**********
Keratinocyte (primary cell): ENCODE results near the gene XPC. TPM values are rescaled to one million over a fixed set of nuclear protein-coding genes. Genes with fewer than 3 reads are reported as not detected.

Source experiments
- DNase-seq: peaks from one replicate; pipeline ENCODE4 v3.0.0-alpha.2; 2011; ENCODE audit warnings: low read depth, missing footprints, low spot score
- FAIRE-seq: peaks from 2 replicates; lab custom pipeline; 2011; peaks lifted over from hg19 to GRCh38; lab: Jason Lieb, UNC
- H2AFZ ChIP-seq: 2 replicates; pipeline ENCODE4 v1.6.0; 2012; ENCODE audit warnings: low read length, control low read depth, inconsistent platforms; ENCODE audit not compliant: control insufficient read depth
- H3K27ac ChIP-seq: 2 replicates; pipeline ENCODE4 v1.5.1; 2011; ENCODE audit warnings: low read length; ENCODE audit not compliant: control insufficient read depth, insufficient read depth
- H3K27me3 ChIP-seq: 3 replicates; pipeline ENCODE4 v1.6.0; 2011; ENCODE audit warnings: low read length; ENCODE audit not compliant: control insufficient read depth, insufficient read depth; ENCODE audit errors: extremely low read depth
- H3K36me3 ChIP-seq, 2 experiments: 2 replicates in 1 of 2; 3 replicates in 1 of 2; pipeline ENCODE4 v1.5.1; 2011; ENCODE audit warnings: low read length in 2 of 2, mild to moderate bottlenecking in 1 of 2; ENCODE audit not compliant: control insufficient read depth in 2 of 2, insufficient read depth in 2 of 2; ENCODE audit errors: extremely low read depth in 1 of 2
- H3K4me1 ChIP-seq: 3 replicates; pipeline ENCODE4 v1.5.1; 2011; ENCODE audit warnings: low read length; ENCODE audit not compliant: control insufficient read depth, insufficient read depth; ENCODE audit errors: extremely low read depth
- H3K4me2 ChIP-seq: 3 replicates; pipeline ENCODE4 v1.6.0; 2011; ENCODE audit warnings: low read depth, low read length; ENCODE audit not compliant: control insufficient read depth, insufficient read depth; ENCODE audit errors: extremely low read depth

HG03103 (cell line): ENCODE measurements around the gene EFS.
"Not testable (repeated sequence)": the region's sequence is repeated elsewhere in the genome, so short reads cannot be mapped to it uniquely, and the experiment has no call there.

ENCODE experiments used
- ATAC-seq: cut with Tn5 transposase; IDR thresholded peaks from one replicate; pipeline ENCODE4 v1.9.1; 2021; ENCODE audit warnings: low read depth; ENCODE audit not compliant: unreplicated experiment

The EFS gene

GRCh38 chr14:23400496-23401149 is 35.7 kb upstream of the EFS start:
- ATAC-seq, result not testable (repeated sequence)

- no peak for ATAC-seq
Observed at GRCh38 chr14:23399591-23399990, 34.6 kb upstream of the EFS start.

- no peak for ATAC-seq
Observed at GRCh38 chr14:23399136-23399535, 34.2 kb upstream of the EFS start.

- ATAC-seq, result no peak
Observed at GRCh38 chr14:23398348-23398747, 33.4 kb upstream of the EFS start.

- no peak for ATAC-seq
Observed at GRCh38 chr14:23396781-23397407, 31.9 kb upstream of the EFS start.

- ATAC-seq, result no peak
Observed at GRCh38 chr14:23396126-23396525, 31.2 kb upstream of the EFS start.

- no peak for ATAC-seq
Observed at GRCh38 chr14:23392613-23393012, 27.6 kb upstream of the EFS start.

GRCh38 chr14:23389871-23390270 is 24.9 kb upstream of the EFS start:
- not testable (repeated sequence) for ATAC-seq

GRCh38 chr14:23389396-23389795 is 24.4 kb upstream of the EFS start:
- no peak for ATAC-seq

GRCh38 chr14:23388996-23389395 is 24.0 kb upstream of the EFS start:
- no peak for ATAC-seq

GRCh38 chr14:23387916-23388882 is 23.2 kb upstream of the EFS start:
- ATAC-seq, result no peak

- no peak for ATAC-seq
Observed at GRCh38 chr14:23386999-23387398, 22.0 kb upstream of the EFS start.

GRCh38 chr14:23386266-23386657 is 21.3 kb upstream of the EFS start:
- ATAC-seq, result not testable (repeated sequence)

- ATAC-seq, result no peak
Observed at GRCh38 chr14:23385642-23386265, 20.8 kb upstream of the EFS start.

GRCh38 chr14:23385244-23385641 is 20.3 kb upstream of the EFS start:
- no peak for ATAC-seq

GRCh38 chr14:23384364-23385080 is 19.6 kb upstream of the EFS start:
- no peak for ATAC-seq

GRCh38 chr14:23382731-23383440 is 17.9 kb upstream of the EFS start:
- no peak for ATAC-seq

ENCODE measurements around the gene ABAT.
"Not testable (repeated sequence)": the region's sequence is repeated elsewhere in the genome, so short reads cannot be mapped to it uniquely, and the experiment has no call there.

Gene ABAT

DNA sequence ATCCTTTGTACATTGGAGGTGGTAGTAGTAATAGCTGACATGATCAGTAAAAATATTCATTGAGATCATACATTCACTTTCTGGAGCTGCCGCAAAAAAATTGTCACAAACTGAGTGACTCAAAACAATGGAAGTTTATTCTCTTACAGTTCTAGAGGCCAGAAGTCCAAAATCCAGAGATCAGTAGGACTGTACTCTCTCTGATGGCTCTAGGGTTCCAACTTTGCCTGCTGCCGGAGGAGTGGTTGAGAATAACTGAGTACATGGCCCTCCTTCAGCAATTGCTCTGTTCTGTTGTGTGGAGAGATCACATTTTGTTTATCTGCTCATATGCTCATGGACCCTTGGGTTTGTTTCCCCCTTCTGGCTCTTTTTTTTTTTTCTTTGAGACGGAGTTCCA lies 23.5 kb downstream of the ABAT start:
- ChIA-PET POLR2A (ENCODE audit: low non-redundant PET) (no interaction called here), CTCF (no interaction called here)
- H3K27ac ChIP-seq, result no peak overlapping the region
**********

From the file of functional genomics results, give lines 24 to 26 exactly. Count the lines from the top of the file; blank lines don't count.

- no peak for ATAC-seq
Observed at GRCh38 chr14:23396781-23397407, 31.9 kb upstream of the EFS start.

- ATAC-seq, result no peak